5th November 2019
The successful first edition of this congress promoted by TEDAE highlights the strategic nature of the sector in Spain as well as its contribution to societal progress
On 9-10 October, Madrid hosted the first edition of the Space Congress which brought together nearly 600 professionals and researchers from the Spanish and European space sectors, featuring world-class presenters, to debate the future challenges of domestic and European space activity.
The congress is an important event for the Spanish space industry in anticipation of the European Space Agency's ministerial meeting set to be held in November in Seville. The event highlighted the consolidation in the sector as a driver for the economy and innovation in Spain, as well as its strategic position in matters of national defence, profiling the goals and challenges that the sector will face in the future.
Organised by TEDAE (the Spanish Association of Technological Companies for Defence, Security, Aeronautics, and Space), the opening ceremony of the event was led by Eugenia Carballedo, the delegate of the Madrid Regional Council. Ms Carballedo highlighted "Madrid's commitment and special relationship with space activities since the very beginnings. Madrid currently hosts important space facilities such as ESAC, the EGNOS and Galileo control centres, the NASA installations in Robledo de Chavela, and the EU satellite centres", among others. Ms Carballedo added that "the Community of Madrid has the third largest aerospace presence in terms of surface area in Europe after Toulouse in France and Hamburg in Germany". For his part, Jaime de Rábago, the president of TEDAE, claimed that "space activity provides technology at the limits of knowledge, high-quality employment, economic growth, international prestige, and practical and effective solution to many of the challenges modern society faces. These issues help to better understand the need to truly promote the Spanish space sector".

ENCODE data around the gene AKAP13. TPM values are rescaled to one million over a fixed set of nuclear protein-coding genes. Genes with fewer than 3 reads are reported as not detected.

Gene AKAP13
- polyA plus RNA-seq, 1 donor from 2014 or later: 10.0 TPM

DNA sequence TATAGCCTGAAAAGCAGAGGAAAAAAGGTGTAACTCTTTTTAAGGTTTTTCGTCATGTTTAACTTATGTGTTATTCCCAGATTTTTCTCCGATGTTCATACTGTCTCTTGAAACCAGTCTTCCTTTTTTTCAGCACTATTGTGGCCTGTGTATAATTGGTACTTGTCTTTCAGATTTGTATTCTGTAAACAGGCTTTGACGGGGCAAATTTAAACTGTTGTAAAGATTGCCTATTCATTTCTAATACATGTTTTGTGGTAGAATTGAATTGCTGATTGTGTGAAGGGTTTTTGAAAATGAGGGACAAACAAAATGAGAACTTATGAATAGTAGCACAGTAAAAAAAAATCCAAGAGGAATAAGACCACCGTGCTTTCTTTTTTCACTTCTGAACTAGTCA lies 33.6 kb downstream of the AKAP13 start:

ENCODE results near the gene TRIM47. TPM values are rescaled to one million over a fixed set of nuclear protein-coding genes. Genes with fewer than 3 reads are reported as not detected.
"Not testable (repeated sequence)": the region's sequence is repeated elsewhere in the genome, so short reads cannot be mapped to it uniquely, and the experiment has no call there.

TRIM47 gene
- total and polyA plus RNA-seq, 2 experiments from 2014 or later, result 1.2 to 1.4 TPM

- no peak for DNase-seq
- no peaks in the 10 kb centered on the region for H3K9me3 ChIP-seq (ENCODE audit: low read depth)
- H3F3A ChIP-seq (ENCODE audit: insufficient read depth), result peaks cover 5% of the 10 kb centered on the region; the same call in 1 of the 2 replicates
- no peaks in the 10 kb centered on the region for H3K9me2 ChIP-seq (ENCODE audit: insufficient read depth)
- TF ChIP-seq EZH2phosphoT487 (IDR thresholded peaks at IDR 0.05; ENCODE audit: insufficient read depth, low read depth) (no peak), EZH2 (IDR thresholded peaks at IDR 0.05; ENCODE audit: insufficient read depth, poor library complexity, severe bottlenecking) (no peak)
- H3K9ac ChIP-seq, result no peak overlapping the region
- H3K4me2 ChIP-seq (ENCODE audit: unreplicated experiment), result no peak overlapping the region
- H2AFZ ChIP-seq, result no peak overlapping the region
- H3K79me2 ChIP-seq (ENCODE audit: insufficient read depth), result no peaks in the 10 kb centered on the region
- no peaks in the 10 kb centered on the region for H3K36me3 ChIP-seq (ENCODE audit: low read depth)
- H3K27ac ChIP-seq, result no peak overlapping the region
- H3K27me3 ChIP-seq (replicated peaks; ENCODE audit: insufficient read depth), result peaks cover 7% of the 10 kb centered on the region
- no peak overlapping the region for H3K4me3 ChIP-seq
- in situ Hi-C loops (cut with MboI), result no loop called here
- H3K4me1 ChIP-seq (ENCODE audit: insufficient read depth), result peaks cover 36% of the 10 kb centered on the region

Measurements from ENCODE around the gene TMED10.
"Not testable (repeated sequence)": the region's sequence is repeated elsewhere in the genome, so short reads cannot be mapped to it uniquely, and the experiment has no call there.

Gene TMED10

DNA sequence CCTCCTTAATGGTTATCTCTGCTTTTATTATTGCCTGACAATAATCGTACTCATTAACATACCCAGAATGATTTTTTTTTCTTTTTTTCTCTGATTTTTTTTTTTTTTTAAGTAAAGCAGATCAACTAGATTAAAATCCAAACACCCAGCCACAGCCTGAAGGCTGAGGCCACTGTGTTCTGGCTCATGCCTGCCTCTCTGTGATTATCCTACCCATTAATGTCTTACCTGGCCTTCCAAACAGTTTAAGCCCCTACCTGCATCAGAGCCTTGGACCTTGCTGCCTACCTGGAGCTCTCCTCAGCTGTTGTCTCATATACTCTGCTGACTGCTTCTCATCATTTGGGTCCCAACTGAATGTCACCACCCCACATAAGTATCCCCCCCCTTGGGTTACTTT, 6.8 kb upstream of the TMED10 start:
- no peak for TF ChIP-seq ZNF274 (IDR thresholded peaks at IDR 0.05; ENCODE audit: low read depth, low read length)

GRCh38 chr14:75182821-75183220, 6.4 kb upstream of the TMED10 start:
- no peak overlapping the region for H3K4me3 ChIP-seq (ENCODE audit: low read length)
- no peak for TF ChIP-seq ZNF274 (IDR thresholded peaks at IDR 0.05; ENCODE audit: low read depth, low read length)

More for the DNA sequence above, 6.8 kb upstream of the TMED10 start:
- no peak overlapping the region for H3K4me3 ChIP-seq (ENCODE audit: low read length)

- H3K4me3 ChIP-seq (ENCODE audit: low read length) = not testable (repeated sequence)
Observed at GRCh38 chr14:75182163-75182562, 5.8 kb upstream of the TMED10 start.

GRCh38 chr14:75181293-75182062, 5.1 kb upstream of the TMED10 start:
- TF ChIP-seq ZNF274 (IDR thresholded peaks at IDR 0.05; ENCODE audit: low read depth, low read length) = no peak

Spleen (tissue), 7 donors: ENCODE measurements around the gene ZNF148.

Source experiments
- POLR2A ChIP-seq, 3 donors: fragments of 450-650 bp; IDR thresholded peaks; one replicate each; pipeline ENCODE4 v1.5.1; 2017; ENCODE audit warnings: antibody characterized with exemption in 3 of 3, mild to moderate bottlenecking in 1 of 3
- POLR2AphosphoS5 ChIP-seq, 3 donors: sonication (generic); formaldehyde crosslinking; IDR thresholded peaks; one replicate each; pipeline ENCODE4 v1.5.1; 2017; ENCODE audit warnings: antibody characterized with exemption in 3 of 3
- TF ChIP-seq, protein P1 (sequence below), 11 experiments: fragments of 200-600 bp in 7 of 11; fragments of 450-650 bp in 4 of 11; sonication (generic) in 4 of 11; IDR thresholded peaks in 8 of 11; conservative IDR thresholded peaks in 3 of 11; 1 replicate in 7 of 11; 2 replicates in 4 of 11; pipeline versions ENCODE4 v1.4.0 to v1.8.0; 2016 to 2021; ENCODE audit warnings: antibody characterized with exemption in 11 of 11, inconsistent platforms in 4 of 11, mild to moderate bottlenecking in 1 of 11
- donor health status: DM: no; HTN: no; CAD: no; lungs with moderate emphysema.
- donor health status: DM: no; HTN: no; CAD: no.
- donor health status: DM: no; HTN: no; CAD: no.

The first presentation at the congress -Spain and Space, a success story- was given by Rafael Rodrigo, Secretary General of the Coordination of Scientific Policy at the Ministry of Science, Innovation, and Universities, in which he explained how Spain's participation in the biggest space missions has evolved in recent decades. "Over the last 20 years, Spain has gone from not participating at all in the space sector to boasting a noteworthy presence, both in instrumentation as well as in navigation and communications", he summarised. Likewise, Mr Rodrigo highlighted the fact that Spain is one of the few countries that has its own satellite operators, Hispasat and Hisdesat. The successful advances in the Spanish space sector are due in part to Spain's participation in the ESA and the collaboration between sectors, as he mentioned. "If Spain were not a member of the ESA, it would not have accomplished all this, but the ESA would not have gotten to where it is without Spain", Mr Rodrigo noted.